Maria: “We start kaingin in March. Rice and corn are the primary staple crops grown.”
After these are harvested, other crops are planted such as root crops, bananas and other vegetables.
Mulong: “We plant root crops like cassava in our kaingin.” After harvest, the land is left fallow to allow it to recover its fertility. It will be used again only after a few years.
Mulong: “Usually, the kaingin is used only for one planting cycle. For the next cycle, the land is left to fallow and another area will be cleared for kaingin. We didn’t cultivate hardy plant species before since we still had much land for kaingin and our beliefs went against planting such species. Now we realize we need to cultivate sturdy trees, such as fruit trees.
With the Iraya’s indigenous laws and knowledge about nature, they have a deeper understanding of their relationship with the environment.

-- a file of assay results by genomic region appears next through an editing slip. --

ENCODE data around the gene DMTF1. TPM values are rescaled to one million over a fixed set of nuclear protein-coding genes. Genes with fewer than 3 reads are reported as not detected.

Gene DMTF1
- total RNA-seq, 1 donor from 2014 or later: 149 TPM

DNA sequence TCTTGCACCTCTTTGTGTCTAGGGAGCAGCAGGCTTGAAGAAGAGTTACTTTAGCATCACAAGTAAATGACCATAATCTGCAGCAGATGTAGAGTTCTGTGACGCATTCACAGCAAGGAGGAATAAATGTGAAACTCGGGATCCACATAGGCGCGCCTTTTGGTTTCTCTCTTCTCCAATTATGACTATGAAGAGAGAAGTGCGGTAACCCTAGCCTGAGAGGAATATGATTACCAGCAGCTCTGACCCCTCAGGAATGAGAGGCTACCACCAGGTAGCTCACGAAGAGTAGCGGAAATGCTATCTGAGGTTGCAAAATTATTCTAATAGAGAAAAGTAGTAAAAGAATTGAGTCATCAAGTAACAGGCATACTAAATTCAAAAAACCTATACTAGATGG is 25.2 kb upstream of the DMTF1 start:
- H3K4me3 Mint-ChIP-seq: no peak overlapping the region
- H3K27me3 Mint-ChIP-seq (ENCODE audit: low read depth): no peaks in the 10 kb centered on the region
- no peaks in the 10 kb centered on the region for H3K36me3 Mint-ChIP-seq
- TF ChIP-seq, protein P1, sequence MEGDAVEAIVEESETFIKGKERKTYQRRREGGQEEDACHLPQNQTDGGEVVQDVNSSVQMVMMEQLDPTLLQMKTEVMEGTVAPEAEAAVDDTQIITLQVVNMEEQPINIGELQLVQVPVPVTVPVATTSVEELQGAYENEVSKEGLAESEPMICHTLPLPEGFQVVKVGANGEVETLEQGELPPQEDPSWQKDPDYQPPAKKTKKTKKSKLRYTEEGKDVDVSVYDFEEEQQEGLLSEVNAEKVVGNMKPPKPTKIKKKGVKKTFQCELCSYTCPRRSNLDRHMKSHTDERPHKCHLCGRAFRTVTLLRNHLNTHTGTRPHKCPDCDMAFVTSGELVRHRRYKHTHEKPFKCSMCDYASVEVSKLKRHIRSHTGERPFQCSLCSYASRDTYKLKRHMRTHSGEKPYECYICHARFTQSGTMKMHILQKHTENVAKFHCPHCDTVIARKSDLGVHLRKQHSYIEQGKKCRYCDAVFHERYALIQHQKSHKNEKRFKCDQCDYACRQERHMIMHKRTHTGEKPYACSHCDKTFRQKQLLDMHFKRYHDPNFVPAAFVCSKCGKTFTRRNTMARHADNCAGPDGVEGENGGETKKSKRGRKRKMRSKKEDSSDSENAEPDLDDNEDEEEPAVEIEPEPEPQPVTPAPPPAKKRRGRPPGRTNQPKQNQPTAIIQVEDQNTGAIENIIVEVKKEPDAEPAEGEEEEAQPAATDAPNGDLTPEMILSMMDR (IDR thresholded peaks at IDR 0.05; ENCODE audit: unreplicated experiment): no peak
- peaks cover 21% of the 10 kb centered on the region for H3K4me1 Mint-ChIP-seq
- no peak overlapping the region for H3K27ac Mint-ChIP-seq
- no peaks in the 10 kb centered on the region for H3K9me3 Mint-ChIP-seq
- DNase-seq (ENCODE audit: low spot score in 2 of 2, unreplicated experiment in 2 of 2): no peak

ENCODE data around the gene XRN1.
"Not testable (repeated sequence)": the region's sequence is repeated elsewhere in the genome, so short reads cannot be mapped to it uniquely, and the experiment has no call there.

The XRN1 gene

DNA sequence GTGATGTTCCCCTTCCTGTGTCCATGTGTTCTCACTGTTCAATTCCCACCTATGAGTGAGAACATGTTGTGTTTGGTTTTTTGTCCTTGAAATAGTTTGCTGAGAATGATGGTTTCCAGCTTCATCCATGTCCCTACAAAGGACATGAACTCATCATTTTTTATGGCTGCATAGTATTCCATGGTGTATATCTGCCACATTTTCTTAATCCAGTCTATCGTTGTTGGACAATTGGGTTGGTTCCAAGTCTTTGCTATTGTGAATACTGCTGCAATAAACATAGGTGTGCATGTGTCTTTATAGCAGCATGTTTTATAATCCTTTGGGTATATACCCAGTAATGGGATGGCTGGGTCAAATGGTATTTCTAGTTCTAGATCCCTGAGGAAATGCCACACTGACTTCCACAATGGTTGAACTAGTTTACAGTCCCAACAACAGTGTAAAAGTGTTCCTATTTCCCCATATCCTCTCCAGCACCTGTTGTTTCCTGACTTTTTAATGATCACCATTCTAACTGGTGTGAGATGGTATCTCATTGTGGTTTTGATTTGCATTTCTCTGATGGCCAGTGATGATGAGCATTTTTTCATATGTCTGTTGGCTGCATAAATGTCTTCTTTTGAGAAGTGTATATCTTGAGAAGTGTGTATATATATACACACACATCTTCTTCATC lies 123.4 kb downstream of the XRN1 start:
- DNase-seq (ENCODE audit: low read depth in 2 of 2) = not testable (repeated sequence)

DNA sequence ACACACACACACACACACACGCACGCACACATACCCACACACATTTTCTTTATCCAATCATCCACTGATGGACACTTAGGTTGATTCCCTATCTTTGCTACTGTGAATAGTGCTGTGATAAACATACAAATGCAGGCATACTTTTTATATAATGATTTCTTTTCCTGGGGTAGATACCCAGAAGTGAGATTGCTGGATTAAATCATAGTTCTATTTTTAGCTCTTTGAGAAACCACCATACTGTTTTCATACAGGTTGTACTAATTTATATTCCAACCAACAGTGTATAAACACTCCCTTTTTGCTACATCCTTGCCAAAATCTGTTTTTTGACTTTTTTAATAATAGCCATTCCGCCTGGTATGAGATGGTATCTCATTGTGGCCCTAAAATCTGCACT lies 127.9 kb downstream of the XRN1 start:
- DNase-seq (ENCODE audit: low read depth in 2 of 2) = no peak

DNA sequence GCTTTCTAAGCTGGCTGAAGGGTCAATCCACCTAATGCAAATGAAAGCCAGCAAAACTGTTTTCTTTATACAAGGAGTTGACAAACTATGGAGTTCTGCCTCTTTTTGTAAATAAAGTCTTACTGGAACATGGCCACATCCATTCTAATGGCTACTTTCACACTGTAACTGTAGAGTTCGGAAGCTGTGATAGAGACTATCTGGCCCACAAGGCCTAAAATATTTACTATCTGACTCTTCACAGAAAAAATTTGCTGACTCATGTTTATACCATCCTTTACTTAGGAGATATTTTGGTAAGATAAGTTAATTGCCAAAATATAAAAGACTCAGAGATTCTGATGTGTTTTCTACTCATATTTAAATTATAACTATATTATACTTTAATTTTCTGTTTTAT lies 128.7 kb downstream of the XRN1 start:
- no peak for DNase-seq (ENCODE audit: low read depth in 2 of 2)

Danny: “We do not go to certain forested areas which we know are sacred grounds. These are planted with old trees that have been in the forest for a long, long time.” Segundo: “We choose which trees can be cut— only those within a 10-inch radius. We don’t cut down trees bigger than that. When big trees are cut down, our water supply will be depleted. Between the kaingin and the water source, there should be at least a 50-meter distance. We really protect our streams. We have a water reservoir that supplies the whole of Puerto Galera. 30 hectares is reserved for this watershed.”
The Irayas are very determined to protect and enrich their environment, since this is the foundation of their culture.
II. Issues and Challenges
At present, the Mangyans face many daunting challenges. As they are exposed to external influences, their customs undergo changes. One major change is in the area of religion.
Mulong: “Before, we only believed in our God ‘Apo Iraya’. Now some Irayas have become Catholics or Protestants.”